Tidal Revised

Chantal Mouffe

October 1, 2013column,

The strength of Occupy is having a designated adversary, but that is not enough to ensure concerted political action.

The recent “citizen awakening” that we witnessed with a variety of Occupy movements and akin initiatives is very encouraging because it breaks with the prevalent post-political consensus of recent decades. A taboo has been broken and the “there is no alternative” neo-liberal mantra has been profoundly shaken. Many voices contesting the obscene inequalities existing in our societies are currently being heard as they call for the end of the unbridled power of financial capital. The task now is to ascertain whether all of the energy that has emerged can produce lasting political effects. This is the challenge facing the various movements as they enter a new phase. How can they maintain their energy as they attempt to increase their audience?

There is no denying the profound impact that the Occupiers have had on public discourse, and their putting the issue of equality on the agenda has been no small achievement, especially in the United States. But it is time to move on to the next step, which entails the consolidation of the allegiance of their followers by clarifying their joint objectives. I am not referring here to the need to make specific demands but to the importance of formulating common aims so as to create a political link between their very diverse constituencies. No doubt, this will come at some cost because it will become clear that there are serious divergences within the 99%. Some of them might indeed be serious enough to reveal the existence of severe fault lines behind the consensual unity that the slogan “we are the 99%” suggests. This kind of a slogan has been praised for its ability to arouse emotions and for its inclusive potential. Nevertheless, we should raise some reservations concerning a possible lack of awareness of the wide range of antagonisms existing in society and a rather naive belief in the possibility of a consensual society, once the “bad 1%” has been eliminated. This kind of reasoning could easily remain at the level of a moral condemnation of the rich, instead of a political analysis of the complex configuration of the powers that need to be challenged to create a more just and democratic society. More importantly, in my view, is that this slogan seems to take for granted the presumed unity of the “we” and obviates the necessary process of construction of this “we” through the articulation of a “chain of equivalences” among the manifold protests that propel the various movements. To be sure, the strength of Occupy is having a designated adversary, but that is not enough to ensure concerted political action. To believe that everyone involved in the Occupy movement has the same objectives and that the diversity of their struggles necessarily converge by the mere fact of their shared opposition to financial capital is simply too hasty of a conclusion. The shared aims cannot be defined until we specify what is at stake in the confrontation with the adversary. It is only through a political process involving the construction of unity across differences that a truly political movement can be established and it is unlikely that a 99% majority can ever be reached in a pluralist society.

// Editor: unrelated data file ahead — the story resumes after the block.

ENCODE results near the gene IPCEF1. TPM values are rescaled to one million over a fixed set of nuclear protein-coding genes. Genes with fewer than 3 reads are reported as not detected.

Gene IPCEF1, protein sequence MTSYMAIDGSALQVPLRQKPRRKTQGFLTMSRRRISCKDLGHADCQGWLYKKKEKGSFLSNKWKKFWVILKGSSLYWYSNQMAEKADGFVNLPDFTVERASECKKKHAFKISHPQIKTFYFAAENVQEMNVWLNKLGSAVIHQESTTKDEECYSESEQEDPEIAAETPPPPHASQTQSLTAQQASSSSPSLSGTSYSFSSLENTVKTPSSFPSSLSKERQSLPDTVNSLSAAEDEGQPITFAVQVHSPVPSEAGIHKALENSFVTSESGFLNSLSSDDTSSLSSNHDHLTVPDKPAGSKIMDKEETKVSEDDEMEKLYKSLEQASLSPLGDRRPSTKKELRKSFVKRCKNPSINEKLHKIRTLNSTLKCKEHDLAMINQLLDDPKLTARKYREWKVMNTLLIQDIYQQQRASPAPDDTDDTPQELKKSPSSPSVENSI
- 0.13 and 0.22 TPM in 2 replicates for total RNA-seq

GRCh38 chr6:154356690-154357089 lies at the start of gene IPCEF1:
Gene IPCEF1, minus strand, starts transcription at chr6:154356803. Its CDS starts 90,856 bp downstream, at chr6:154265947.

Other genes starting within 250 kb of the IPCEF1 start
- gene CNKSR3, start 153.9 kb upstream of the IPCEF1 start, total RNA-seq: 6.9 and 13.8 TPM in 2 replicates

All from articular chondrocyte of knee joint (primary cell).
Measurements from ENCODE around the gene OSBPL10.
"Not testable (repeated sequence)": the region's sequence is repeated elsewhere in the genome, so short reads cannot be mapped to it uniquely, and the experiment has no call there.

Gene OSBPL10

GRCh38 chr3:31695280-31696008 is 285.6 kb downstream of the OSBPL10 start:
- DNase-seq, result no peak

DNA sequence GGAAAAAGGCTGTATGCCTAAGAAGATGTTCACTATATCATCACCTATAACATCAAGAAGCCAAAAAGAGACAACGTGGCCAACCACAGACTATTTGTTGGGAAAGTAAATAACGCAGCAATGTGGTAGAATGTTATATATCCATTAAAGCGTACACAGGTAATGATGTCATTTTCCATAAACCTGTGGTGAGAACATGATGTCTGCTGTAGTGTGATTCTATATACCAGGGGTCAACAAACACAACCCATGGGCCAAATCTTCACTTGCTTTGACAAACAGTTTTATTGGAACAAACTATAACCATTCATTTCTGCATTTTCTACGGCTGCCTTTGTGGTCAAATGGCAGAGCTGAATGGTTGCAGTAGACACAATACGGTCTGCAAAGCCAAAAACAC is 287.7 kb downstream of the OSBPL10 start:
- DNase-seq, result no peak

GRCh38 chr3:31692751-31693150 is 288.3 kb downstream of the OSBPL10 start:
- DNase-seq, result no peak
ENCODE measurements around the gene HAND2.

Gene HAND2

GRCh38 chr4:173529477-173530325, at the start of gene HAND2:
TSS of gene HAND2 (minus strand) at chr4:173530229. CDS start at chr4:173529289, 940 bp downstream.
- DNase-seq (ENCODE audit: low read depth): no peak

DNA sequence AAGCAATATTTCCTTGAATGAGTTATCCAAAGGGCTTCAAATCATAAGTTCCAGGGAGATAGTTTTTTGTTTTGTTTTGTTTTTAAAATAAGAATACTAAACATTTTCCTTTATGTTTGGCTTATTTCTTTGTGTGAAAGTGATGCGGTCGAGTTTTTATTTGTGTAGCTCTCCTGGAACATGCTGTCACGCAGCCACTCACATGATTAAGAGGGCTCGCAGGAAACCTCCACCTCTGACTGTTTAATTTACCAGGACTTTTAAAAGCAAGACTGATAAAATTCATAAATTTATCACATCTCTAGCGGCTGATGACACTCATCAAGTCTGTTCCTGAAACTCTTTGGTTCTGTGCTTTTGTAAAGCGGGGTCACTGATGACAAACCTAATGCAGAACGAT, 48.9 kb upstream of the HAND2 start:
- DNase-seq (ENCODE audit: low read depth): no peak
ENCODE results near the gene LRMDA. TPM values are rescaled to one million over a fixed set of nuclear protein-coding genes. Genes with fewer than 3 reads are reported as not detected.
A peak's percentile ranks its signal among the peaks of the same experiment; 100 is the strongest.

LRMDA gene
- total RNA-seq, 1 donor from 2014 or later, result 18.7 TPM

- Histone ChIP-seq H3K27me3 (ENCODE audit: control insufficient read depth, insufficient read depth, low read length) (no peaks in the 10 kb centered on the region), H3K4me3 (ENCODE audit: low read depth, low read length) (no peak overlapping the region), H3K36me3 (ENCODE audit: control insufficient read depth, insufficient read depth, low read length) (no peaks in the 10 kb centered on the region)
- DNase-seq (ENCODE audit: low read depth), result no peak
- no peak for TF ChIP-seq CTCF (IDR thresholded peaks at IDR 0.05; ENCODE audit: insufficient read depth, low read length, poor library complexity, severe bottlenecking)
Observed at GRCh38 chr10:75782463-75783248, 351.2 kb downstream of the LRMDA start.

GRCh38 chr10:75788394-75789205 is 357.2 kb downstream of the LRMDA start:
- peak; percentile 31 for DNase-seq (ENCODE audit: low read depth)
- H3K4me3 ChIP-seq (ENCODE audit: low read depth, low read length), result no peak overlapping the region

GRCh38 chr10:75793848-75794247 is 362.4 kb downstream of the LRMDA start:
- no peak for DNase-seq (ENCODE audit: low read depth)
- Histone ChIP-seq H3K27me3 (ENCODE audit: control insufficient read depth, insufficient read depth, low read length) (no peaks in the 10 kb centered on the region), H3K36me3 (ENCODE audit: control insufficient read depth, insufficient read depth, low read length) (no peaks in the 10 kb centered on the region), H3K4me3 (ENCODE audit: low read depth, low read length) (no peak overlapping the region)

Fortunately, some activists are aware of the need to secure lasting links among the multifarious Occupy constituencies and several steps are currently being taken towards a political articulation of the diverse protests. Questioning the mechanisms of the debt, for instance, is an issue particularly apt for potentially uniting very different groups who are affected by the crisis caused by the subprime mortgages or are suffering from the crippling consequences of student loans. Another important step consists of joint actions involving feminist and immigrant organisations, as well as with various trade unions, in an effort to democratise state institutions. The “horizontalist” nature of the Occupy movement is often celebrated as a departure from existing forms of democracy but horizontalist practices on their own cannot bring about a profound transformation of power relations in our society. These efforts need to be combined with vertical interventions that engage existing institutions to make them more democratically accountable. What is at stake here is the establishment of a synergy between extra-parliamentary and parliamentary struggles that could lead to the creation of a leftist-oriented populist movement that would provide the “collective will” necessary to effectively challenge neo-liberal hegemony.

Chantal Mouffe is Professor of Political Theory at the Centre for the Study of Democracy at the University of Westminster in London. She has taught and researched in many universities in Europe, North America and South America and she is a corresponding member of the Collège International de Philosophie in Paris. She is the editor of Gramsci and Marxist Theory (Routledge and Kegan Paul, London, 1979), Dimensions of Radical Democracy. Pluralism, Citizenship, Community (Verso, London, 1992), Deconstruction and Pragmatism (Routledge, 1996) and The Challenge of Carl Schmitt (Verso, London, 1999), the co-author with Ernesto Laclau of Hegemony and Socialist Strategy. Towards a Radical Democratic Politics (Verso, London, 1985) and the author of The Return of the Political (Verso, London, 1993), The Democratic Paradox (Verso, London, 2000) and On the Political (Routledge, London, 2005). See further: